Tattoos & Body Art: Legal Implications of Employment Discrimination, Termination

By | January 1, 2014

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Dress codes are part of employee policy in many companies. With changes in the structure of organizations, and the incorporation of employee hoteling and telecommuting, many companies are turning to more relaxed employee dress code policies. For some, however, the policy still outlines very specific guidelines in terms of body art, body ink, or tattoos. If you are considering a transfer to a new place employment, it is important to learn about the dress code, especially if you have visible body art that may need to be covered.

While many employees accommodate the employer’s policy on dress code and body art, there are some who question the employer’s right to limit and restrict body art. In fact, some employees have even considered discrimination lawsuits if they feel their job has been placed in jeopardy, or even terminated, when a tattoo has been acquired after employment was secured. Employers, in their response, cite it is necessary to suspend those employees when the professional image of the company may be compromised. However, there is a very fine line on which an employer may be crossing.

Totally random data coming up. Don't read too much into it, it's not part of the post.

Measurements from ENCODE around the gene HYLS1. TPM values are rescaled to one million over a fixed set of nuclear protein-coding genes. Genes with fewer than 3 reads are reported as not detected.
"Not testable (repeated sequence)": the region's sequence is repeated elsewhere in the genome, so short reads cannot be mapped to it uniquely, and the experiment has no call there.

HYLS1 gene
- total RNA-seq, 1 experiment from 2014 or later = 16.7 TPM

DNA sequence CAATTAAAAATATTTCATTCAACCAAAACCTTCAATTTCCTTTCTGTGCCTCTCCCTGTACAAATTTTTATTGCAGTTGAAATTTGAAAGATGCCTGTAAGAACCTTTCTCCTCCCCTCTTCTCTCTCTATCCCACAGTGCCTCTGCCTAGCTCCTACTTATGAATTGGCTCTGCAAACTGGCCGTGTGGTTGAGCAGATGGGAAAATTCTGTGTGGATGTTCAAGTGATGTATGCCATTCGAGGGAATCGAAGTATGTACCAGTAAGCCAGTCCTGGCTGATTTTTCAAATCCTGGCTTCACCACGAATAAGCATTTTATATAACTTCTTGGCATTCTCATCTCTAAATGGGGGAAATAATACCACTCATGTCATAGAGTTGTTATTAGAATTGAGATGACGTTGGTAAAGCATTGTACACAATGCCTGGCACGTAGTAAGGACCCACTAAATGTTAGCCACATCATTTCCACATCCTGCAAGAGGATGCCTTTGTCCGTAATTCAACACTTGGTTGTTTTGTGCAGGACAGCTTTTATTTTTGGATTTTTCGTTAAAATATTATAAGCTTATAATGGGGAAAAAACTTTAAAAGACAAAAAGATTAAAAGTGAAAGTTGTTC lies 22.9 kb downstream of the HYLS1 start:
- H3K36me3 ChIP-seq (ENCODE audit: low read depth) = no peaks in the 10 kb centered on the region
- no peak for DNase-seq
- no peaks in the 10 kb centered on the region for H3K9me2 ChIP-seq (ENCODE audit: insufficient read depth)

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If you have body art, or tattoos, and you find that your employer may be discriminating against you, consultation with an attorney may be necessary. When your job tasks are being completed on time and you are filling every other responsibility at your place of employment, the simple discrimination of body art may be an issue a court needs to address. Because there are some social, political and even ethnic reasons for tattoos or body part, a court may need to address your right to continue with employment should you elect to obtain a tattoo after you’ve been hired.

Even women who utilize body ink as a form of cosmetic surgery are finding some degree of discrimination in the workplace. Unless the employer clearly outlines the guidelines on body art, body ink and tattoos, there may be little they can do should you elect to undergo a form of cosmetic surgery. Still, there are some employers who will opt to release you from employment, ultimately setting the stage for a workplace discrimination lawsuit. While there are state and federal laws that must be addressed in each case, an attorney can guide you in the best possible route for your particular employment situation.

Tattoos have become more commonplace in recent years. While many tattoos are obtained through professional artists, and are an expression of individuality, there are some individuals who choose to obtain body art for the purpose of cosmetic appearance. Without regard to your choice, if your employer terminates your employment after you obtain any type of tattoo or body art, consult an attorney and review the employee dress code policy to determine what specific guidelines are provided.

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